It's been noticeable that, during his time with Kate Moss, Pete Doherty stopped popping up giving interviews to the tabloids every ten minutes. Now, if you were cynical, you might think that a sign that he was doing these pieces as a form of income. That once he was being underwritten by Moss, they dried up seemed to confirm this. And now, funnily enough, once he's fending for himself again, why, he's once again whispering in the ears of the papers.
Today's Mirror interview tries to pull off the awkward three-way of presenting himself as a victim, trying to be nice to Kate in a bid to win her back, and giving enough to the paper to earn the fee:
In the next, he passionately declares: "I love her with all my heart. I like the way she walks and talks. I love her bones. I love her brain."
"Kate has broken my heart.
"There's been this lockdown and I can't get hold of her. This is the only way I can get through.
"I need her to know that she's out of her fucking mind. Kate, if you love me then realise I don't want any other girl.
He doesn't pull it off.
"Fucking hell man, why does she read the Daily Mirror, anyway? She moans all the time about the fucking paparazzi then first thing in the morning she's got to buy your paper."
There's one for the circulation department, then.
"We were watching a DVD together and Kate started going 'I could tell by the way you were sitting back there that you've fucked her'. I said 'You're out of your fucking mind'.
"I was really up for some peace and love that morning. I wasn't up for being called a cunt and being kicked in the head.
"She's got an awful temper. I grabbed a guitar and books and said 'I'm never going to be treated this way again'."
Ah. Doherty walked out. Right. Because he has his dignity, of course. Up to the "scrabbling around for coins in the Mirror" bit.
And what of the drucks, Pete: how is your drugs hell:
"Then they gave me a sticker warning the emergency services that I shouldn't be given any morphine.
"All my receptors are now blocked which means I can't enjoy the recreational use of Class A drugs.
"Inside, I feel a little more chirpy than I have for a long, long time.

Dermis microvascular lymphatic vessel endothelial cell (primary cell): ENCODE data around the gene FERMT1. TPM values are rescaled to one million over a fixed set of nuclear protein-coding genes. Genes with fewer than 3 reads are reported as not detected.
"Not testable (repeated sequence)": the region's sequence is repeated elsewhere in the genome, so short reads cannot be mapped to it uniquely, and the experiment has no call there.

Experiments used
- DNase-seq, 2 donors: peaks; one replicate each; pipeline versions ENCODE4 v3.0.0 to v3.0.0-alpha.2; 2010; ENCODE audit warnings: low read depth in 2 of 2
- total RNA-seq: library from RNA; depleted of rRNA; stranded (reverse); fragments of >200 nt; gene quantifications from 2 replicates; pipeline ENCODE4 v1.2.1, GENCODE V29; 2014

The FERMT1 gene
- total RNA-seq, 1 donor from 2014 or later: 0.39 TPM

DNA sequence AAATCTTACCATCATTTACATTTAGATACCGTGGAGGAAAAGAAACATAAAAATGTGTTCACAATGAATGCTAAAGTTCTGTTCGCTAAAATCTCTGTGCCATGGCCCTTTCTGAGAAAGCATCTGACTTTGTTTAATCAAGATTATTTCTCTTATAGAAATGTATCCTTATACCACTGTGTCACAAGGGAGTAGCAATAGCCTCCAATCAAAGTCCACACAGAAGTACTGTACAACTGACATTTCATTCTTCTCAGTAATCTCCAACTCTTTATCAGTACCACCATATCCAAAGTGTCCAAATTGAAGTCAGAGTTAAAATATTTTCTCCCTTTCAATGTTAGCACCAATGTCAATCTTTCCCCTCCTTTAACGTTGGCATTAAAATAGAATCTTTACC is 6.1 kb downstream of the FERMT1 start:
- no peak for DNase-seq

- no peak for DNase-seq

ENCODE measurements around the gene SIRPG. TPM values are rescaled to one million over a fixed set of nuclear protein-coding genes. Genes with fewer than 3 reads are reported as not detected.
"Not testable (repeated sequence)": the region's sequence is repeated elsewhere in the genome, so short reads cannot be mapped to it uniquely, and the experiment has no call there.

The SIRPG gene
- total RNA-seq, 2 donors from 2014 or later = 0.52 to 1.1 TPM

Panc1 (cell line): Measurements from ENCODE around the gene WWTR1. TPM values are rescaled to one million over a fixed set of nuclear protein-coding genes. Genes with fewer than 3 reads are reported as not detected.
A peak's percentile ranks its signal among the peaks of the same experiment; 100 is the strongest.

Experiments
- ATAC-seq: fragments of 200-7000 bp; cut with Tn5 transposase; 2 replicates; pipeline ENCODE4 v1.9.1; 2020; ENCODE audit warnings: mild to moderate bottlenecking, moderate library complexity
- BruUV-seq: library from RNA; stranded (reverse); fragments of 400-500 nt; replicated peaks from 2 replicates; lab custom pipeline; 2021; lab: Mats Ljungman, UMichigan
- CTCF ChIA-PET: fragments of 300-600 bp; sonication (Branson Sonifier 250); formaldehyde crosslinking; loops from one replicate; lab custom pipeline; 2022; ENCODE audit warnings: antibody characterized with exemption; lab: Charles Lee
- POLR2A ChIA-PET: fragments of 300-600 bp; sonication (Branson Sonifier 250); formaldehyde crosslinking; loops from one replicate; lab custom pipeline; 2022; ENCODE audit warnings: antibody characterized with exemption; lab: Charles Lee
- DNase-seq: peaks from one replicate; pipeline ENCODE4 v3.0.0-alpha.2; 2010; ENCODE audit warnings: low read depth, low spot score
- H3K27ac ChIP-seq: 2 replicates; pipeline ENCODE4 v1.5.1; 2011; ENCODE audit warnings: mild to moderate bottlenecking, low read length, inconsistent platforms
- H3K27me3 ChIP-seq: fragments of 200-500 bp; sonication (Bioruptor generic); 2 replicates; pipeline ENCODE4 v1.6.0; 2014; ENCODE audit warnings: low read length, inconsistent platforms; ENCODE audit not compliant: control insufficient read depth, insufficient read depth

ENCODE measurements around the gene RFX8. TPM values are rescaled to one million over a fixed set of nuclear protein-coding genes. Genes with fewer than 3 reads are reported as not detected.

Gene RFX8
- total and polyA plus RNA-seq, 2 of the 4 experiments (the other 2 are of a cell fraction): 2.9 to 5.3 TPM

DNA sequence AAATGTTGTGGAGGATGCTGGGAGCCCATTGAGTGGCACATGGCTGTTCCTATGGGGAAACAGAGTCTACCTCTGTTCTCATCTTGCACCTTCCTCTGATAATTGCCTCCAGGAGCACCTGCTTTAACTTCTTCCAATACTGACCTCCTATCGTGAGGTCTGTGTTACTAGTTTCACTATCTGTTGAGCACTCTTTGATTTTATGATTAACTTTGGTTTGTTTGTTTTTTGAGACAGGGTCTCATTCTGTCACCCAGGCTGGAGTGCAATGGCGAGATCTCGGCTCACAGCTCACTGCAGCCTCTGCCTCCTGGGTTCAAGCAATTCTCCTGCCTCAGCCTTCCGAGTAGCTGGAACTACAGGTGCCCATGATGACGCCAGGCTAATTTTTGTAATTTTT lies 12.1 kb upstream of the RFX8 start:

"But that's only because there's a degree of stability around me that I haven't had for some time."
More bloody implants? Good lord, man, you've been implanted more times than a brood mare to little effect. Why not try some anti-heroin gum while you're at it?
The suggestions about the new music aren't entirely encouraging, either:
"I've never been in a position before where, God strike me down for saying this, I've actually made a record I can listen to and get off on.
"I've always been a bit weird about listening to my own stuff.
"But there are a couple of co-writes on the new album, a few co-writes with Kate - and it's a belter."
Oh, lord help us. Down In Albion was blighted by an apparent inability to be self-critical, so god alone knows what "everything I'm doing is brilliant" coupled with sharing songwriting duties with Kate Moss means.
As a gift to Moss, he pronounces her as clean as a children's book written by nuns:
"Kate was determined to sort her life out and has done. She doesn't mind the odd spliff but won't go back down the route of the hard stuff. And she certainly won't let me do drugs in her house.
"Drugs are a big no-no for her now. All she wants is to be a good mum to her kid."
What a strange coincidence that the Mirror (or, rather, one of Doherty's mates) happened to catch Kate Moss' last-ever drugs session for posterity. Amazing, isn't it, like when people go through their parents' lofts and discover film of the Titanic leaving Southampton.
Having tried to do Kate a favour, Doherty then ratchets up the guilt a little on her:
"If I had Kate back then life wouldn't be so bad, would it?"
Not, of course, that he'd try to imply that his staying off drugs is in any way connected to her taking him back, or anything.
The one positive thing about Doherty when he's seeing Moss is that he's never as shabby as when he's left to his own devices.